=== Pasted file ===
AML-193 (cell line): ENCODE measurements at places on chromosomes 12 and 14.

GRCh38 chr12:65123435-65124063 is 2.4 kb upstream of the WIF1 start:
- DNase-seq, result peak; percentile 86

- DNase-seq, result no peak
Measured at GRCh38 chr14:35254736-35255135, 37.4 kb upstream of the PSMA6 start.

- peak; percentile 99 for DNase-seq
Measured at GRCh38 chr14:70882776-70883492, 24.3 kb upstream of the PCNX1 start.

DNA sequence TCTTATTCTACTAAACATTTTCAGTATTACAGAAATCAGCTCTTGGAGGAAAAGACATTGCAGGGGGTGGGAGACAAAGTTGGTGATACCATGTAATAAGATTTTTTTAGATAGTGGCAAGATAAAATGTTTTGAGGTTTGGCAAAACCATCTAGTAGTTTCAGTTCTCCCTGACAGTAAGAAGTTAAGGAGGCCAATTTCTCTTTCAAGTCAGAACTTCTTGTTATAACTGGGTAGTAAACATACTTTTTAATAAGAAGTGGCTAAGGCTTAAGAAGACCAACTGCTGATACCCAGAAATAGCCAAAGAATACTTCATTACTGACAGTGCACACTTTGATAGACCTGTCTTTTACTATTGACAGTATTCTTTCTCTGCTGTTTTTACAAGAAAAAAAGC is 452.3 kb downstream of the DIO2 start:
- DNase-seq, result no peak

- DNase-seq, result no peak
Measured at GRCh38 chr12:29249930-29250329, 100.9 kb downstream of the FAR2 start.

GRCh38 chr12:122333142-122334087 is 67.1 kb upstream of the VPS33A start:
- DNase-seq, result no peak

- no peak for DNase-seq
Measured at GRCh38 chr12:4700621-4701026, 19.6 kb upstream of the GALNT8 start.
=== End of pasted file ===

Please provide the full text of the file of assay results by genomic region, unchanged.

AML-193 (cell line): ENCODE measurements at places on chromosomes 12 and 14.

GRCh38 chr12:65123435-65124063 is 2.4 kb upstream of the WIF1 start:
- DNase-seq, result peak; percentile 86

- DNase-seq, result no peak
Measured at GRCh38 chr14:35254736-35255135, 37.4 kb upstream of the PSMA6 start.

- peak; percentile 99 for DNase-seq
Measured at GRCh38 chr14:70882776-70883492, 24.3 kb upstream of the PCNX1 start.

DNA sequence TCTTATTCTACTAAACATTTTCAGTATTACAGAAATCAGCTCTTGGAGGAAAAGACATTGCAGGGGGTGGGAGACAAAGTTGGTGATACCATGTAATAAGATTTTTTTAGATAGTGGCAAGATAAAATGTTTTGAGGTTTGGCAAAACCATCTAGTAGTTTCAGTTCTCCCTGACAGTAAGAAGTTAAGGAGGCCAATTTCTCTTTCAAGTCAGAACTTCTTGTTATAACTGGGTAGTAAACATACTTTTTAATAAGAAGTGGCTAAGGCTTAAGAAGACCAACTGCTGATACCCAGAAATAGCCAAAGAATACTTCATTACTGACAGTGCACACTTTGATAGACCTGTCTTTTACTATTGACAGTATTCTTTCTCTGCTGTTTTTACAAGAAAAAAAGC is 452.3 kb downstream of the DIO2 start:
- DNase-seq, result no peak

- DNase-seq, result no peak
Measured at GRCh38 chr12:29249930-29250329, 100.9 kb downstream of the FAR2 start.

GRCh38 chr12:122333142-122334087 is 67.1 kb upstream of the VPS33A start:
- DNase-seq, result no peak

- no peak for DNase-seq
Measured at GRCh38 chr12:4700621-4701026, 19.6 kb upstream of the GALNT8 start.